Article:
Politics and Religion
Political Science 425
Dr. Sean F. Evans
Office: PAC A-38
Phone: (731) 661-5237
"Render unto Caesar that which is Caesar's and unto God what is God's" (Matthew 22). For Christians 2000 years ago and today, differentiating between what is God's and what is Caesar's has not always been easy. During the Middle Ages, the Pope claimed that all was God's and that the state must act within the dictates of the Church. Today, you will find people, including some religious people, who claim that all belongs to Caesar and God should not enter into any political considerations. Many of the proponents of this view take the separation of church and state literally by erecting a high wall that prevents any religious belief from entering the public square. However, they fail to realize that by passing legislation that restricts or regulates religious activity they breach the wall they claim to support.
Even if we could prevent the state from imposing
upon the church or vice versa, we still could not eliminate religion from our
public discussions. For many people, their
faith is at the core of who they are. As
such, their religious beliefs guide their political beliefs. Evangelicals' belief that a fetus is a human
life leads them to oppose abortion. Jews
who want to protect their religious heritage oppose prayer in school because
they believe the state is denigrating their religion. African Americans believe that the God who
brought the Israelites out of bondage in
If religion inevitably plays a role in domestic and
international politics, what role exactly should religion play? What are the problems associated with full
engagement or complete withdrawal or some place in between? These are some of the questions that will
guide us over the coming semester. We
begin by examining the role that religion plays in the public square looking at
how religion’s role in politics has evolved over the past millenia. Next, we examine the political behavior of
religious groups in
Let me begin by discussing what this class is and is not. This class is not a class about theology. It is a class about politics but with an emphasis on how religion affects politics. As such, we will discuss theology but not in the context of who is right and who is wrong. Following the Baptist tradition, that is an issue between God and you. Instead, we will discuss how theology has influenced and continues to influence politicians, citizens, and political theorists.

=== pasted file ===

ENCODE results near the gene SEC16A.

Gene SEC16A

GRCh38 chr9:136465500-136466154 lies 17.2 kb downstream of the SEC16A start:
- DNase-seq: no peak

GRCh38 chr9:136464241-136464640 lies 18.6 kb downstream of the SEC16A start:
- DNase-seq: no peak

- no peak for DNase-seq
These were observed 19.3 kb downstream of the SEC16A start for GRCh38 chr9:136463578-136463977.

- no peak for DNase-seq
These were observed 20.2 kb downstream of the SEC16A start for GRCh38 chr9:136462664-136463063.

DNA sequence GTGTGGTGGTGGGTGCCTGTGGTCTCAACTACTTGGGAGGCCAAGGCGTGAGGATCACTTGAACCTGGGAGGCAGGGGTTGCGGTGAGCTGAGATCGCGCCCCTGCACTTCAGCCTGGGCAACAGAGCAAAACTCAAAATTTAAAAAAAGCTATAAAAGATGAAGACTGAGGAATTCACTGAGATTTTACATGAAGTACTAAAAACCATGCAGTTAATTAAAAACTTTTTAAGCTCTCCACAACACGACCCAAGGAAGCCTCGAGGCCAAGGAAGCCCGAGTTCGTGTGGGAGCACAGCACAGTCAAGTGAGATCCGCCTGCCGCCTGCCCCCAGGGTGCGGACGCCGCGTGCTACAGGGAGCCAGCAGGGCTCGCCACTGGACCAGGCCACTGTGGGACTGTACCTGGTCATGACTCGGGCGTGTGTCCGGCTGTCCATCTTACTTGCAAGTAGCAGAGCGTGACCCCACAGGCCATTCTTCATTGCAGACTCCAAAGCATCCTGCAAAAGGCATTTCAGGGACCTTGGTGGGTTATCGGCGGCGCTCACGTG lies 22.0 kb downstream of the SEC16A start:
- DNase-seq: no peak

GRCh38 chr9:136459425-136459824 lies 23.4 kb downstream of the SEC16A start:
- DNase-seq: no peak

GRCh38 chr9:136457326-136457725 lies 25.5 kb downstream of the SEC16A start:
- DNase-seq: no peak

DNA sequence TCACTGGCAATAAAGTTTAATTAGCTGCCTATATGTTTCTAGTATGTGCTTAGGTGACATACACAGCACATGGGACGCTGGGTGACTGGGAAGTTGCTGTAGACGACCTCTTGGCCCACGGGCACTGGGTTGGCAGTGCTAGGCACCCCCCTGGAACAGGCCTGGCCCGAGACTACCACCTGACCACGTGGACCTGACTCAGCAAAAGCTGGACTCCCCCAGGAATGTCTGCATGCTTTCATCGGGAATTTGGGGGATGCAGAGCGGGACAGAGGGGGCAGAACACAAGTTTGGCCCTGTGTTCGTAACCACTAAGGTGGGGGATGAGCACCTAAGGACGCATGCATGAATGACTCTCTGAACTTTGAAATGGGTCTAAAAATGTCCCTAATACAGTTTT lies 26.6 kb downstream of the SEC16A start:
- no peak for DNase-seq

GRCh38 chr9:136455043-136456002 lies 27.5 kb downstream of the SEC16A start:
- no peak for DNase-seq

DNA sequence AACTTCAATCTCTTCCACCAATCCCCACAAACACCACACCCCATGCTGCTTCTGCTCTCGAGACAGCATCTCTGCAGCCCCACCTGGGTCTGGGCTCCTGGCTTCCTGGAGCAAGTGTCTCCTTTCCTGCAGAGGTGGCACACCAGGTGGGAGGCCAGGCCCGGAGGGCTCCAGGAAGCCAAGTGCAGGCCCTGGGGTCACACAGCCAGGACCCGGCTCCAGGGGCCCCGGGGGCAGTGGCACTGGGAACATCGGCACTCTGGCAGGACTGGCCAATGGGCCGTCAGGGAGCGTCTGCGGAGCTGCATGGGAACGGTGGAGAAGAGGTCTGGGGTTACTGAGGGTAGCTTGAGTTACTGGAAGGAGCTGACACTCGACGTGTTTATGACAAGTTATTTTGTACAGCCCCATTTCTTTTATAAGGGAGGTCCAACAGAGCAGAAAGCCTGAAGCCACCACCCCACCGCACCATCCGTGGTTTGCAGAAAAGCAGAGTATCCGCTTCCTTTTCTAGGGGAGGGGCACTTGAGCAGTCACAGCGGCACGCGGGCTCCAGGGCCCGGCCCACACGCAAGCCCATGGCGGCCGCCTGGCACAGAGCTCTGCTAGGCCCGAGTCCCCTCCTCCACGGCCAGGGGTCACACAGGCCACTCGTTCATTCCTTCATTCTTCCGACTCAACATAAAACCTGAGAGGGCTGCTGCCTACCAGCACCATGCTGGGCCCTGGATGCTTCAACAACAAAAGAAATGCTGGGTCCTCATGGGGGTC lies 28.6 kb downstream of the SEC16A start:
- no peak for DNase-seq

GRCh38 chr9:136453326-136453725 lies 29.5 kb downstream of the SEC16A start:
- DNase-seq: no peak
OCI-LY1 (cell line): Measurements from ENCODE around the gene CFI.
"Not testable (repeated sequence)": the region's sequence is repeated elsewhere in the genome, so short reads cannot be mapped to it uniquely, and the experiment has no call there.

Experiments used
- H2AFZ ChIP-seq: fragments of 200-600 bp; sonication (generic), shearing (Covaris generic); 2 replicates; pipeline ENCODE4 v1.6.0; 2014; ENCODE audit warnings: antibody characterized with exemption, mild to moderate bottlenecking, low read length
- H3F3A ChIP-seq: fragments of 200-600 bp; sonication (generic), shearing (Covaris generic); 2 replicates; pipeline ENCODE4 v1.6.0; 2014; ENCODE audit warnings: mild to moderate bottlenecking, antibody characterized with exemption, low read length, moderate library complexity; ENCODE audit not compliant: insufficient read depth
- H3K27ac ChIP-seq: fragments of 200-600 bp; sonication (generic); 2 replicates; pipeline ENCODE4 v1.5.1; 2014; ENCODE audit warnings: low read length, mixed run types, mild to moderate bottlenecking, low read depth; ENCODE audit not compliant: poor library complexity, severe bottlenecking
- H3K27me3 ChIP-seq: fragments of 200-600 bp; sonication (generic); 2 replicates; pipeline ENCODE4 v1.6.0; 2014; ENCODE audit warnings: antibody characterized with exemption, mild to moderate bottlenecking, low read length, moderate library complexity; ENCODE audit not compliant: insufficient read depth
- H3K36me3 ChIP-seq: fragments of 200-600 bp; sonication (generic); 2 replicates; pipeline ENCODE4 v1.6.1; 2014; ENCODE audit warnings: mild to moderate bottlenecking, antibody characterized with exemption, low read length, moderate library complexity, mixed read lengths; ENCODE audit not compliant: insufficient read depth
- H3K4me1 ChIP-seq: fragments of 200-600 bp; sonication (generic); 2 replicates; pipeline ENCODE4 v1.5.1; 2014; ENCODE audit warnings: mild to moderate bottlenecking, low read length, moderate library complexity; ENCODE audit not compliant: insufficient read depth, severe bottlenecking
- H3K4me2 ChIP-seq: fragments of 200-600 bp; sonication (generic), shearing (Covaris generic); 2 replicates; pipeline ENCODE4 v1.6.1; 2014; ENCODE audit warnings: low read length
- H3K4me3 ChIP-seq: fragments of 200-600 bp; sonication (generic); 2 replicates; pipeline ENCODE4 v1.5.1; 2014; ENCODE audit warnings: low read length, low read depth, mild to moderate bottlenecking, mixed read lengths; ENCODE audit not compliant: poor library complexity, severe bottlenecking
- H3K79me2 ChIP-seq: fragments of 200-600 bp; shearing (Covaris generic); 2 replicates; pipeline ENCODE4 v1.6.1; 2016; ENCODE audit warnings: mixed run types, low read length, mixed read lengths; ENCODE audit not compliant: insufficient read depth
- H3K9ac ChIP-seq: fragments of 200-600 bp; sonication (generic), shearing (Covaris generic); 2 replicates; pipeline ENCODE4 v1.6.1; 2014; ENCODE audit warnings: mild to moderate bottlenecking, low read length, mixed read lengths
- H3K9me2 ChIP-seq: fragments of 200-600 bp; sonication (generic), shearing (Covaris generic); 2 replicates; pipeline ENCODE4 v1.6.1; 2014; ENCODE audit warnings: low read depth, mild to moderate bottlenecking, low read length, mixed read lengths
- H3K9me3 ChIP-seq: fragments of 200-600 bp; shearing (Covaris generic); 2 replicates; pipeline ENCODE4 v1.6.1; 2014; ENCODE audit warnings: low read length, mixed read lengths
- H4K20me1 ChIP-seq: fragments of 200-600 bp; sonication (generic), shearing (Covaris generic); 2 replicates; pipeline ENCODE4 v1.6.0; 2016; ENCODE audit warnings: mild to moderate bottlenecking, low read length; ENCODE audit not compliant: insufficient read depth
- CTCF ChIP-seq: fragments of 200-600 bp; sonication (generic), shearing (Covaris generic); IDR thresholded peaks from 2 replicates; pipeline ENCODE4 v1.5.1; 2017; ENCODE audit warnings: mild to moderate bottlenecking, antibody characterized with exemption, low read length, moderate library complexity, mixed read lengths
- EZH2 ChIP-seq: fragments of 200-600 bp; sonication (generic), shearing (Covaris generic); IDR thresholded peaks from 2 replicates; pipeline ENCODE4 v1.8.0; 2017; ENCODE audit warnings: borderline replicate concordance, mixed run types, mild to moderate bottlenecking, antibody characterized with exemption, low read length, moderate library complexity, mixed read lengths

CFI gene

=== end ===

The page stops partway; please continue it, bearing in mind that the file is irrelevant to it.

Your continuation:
This class will follow a seminar format. What this means is that I will not lecture or I will do it rarely. Instead, I will provide the topics and some overarching themes, but it is up to you to provide the discussion. In this discussion format, I am a facilitator as you and your colleagues grapple with important issues, challenge many of your existing beliefs, and improve your critical thinking and communication skills as you parry and thrust with your colleagues. However, this class will only work if you come to class prepared each day.
The readings for this class come from three books and many reserve readings available in the library. The three books available at the Lifeway Bookstore are:
Michael. 1981. The Great Political Theories, Vol. 1.
Huntington, Samuel P. 1996. The Clash of Civilizations and the Remaking of the World Order. NY: Touchstone.
Kenneth D. 2003. Religion and Politics in the
Grading. Your grade for this course is determined from three exams, a paper, and your in-class participation. As a 400 level course, all exams are essay and each of the three exams is worth 20% of your grade. There are no make-up exams so if you miss the first exam, the final counts twice.
While I have high expectations, I reserve the right to curve grades to your benefit. In addition, what is important is what you know at the end of the semester and not at the beginning. Therefore, if a student makes substantial improvement over the course of the semester, the student’s grade is based on his or her work at the end of the semester (e.g., D on first test but A on last test and active participation and positive contribution to simulation, A for the course).
After exams are returned, you must wait 24 hours before discussing the exam with me. This serves as both a cooling off period and as a time for you to reflect upon the exam and what you may have done wrong. We will then sit down and discuss any problems you may have had with the exam, how we can correct this, and how you can improve over the course of the semester. If I make a mistake, I will rectify that but I do not engage in point grubbing. Finally, when and/or if I curve test or final grades, I reserve the right to withhold the curve from students who never attend class.
Paper. The paper for this class requires students to do a social/political analysis of a church, synagogue, or mosque. In this paper, you will engage in participation observation, primary document analysis, Web page analysis, and outside research to discuss the role of politics in the religious group that you visit. More detailed information will be provided later. The paper is worth 30% of the grade and is due on April 7 though we will begin our discussions on April 5. Students must receive my approval for your church by February 10.